Credit Score Crash Course

Credit Score Crash Course

If you feel like you’re woefully uninformed on credit scores, don’t sweat it. It’s not the most exciting thing in the world and it’s understandable if your eyes tend to glaze over when the topic comes up. There’s a good chance you’ve never even checked your credit score. Research shows that’s the case for about 54% of Americans.

Nevertheless, it’s important to have a basic understanding of how credit scores work and what impacts them. This is crucial if you want to have a good score, which you should. Having a strong credit score not only helps you obtain a car loan or a mortgage, it can save you significant money over the long run in the form of lower interest rates.


What is a Credit Score?

A credit score is a three-digit number that represents your current credit health and suggests how reliable you are at paying bills on time. Scores usually range from 300 to 850. The higher the number, the better your score. Below 580 is considered poor or very poor. 620 to 659 is average. Above 659 is good, above 699 is great, and above 759 is excellent.

Potential landlords and lenders as well as insurance companies and credit card issuers check your score to determine how risky taking you on as a tenant, client, or borrower might be—specifically how likely you are to become delinquent on payments in the next 24 months. Your credit limit and interest rate are also determined by your score.

There are several different credit-scoring models. These are analyses of statistical characteristics found in your credit payment patterns. FICO is by far the most commonly used model with more than 90% of lenders relying on it. Everyone has three different scores because there are three major credit bureaus—TransUnion, Experian, and Equifax, and each of them creates credit reports and assigns scores based on their own internal methods. These reports are shared with various companies and banks.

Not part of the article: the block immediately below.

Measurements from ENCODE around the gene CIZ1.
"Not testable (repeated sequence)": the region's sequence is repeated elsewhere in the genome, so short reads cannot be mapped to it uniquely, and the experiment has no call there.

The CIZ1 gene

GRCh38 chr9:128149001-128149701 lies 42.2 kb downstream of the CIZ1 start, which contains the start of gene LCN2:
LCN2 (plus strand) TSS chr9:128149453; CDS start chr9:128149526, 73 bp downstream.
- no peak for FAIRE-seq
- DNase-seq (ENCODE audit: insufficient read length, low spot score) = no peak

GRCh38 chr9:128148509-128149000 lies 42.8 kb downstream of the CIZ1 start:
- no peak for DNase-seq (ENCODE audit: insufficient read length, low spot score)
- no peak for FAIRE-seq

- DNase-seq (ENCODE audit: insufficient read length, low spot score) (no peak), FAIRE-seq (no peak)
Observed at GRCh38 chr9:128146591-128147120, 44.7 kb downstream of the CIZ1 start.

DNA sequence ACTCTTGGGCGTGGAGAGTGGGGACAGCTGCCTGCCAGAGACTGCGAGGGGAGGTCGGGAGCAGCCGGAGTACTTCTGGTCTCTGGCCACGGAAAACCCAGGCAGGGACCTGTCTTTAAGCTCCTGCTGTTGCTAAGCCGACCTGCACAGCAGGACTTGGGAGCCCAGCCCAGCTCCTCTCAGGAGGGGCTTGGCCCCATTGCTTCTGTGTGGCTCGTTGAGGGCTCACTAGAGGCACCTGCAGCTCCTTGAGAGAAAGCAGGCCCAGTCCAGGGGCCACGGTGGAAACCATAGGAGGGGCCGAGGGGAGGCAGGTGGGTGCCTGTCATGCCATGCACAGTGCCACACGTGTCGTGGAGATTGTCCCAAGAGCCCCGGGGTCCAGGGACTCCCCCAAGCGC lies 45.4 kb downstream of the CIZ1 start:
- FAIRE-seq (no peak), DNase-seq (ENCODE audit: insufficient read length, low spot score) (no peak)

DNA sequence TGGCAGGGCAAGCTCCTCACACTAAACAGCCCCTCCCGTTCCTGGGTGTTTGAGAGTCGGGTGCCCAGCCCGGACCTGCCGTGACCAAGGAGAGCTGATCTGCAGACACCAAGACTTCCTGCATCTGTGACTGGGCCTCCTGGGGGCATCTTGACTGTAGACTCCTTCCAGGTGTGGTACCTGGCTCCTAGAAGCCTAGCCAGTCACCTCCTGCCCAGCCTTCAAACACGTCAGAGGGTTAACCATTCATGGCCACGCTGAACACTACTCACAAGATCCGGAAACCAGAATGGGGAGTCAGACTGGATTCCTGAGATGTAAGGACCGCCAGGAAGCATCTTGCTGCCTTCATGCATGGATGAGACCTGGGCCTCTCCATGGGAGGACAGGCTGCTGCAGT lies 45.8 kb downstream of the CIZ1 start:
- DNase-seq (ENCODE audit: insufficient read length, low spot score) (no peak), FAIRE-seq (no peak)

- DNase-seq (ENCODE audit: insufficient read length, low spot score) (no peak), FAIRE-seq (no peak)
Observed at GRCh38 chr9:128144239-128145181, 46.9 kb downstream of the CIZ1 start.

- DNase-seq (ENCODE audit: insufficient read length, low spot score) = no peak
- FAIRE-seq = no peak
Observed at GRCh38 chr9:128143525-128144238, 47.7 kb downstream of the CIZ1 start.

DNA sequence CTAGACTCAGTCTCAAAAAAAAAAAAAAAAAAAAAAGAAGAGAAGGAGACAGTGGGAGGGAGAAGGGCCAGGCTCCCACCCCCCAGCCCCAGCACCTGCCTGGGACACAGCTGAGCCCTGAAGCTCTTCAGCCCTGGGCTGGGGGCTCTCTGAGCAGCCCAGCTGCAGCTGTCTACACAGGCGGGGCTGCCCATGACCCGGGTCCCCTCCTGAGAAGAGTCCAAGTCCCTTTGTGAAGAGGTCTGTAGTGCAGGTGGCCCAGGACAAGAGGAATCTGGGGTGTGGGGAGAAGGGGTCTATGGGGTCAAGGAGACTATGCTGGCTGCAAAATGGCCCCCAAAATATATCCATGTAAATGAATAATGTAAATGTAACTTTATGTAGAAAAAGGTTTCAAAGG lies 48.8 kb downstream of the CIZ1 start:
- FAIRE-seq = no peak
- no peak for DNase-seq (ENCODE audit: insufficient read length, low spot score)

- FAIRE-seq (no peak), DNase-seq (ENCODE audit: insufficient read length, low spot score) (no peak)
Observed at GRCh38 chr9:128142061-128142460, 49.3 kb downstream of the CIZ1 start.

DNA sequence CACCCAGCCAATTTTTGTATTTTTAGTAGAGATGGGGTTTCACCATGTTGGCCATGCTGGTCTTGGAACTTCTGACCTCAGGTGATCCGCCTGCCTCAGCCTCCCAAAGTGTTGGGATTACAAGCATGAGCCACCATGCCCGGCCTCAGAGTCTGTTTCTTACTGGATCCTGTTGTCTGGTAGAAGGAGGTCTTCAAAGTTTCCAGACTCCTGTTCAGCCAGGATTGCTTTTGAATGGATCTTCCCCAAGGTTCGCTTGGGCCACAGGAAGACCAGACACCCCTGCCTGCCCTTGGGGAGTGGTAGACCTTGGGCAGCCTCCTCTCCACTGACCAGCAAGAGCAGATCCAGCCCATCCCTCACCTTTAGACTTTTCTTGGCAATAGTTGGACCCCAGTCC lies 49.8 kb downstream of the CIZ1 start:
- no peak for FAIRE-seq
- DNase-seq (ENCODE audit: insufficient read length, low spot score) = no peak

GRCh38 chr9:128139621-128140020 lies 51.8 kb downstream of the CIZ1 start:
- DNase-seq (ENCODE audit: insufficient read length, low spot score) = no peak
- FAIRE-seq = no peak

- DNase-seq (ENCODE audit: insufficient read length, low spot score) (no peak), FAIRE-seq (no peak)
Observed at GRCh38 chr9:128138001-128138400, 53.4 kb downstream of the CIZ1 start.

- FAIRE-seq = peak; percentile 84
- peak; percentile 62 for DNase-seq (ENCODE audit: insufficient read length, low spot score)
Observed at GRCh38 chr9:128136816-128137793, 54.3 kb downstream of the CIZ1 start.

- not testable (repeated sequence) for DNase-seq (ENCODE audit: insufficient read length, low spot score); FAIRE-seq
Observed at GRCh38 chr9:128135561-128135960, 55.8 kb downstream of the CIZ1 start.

What factors affect credit scores?

To calculate your score, credit-scoring models consider the following factors:

  • New credit applications.

    If you’re seeking a lot of new credit in a short period, it can be seen as a sign that you’re having trouble paying bills.
  • Length of credit history.

    The longer you’ve made use of credit, the better it is for your score.
  • The number and type of loans you have taken.

    As long as you’re making your payments, the credit bureaus boost your score if you’re handling a diversity of accounts, like a mortgage, credit cards, a car loan, a student loan, etc.
  • Whether you’ve gone into bankruptcy, a foreclosure, or had any debt sent to a collection agency.

    All of these indicate a significant failure to meet your credit obligations. Bankruptcies stay on credit reports for seven to 10 years. Foreclosures stay on for seven years from the date of the first payment you missed.
  • Your history of paying bills.

    Paying bills on time is the most important factor for maintaining a good credit score. Even missing just a payment or two can lower your score.
  • Your amount of unpaid debt.

    Your total debt versus your total available credit is called your credit utilization ratio. The lower it is, the better.
  • The amount of available credit you’re using.

    It’s not good if it looks like you’re overextended.


How do I find out what my credit score is?

It’s easy. You can get credit reports from each of the three major credit bureaus by logging on to It’s the only website authorized by the Federal Government to provide the public with free credit reports.




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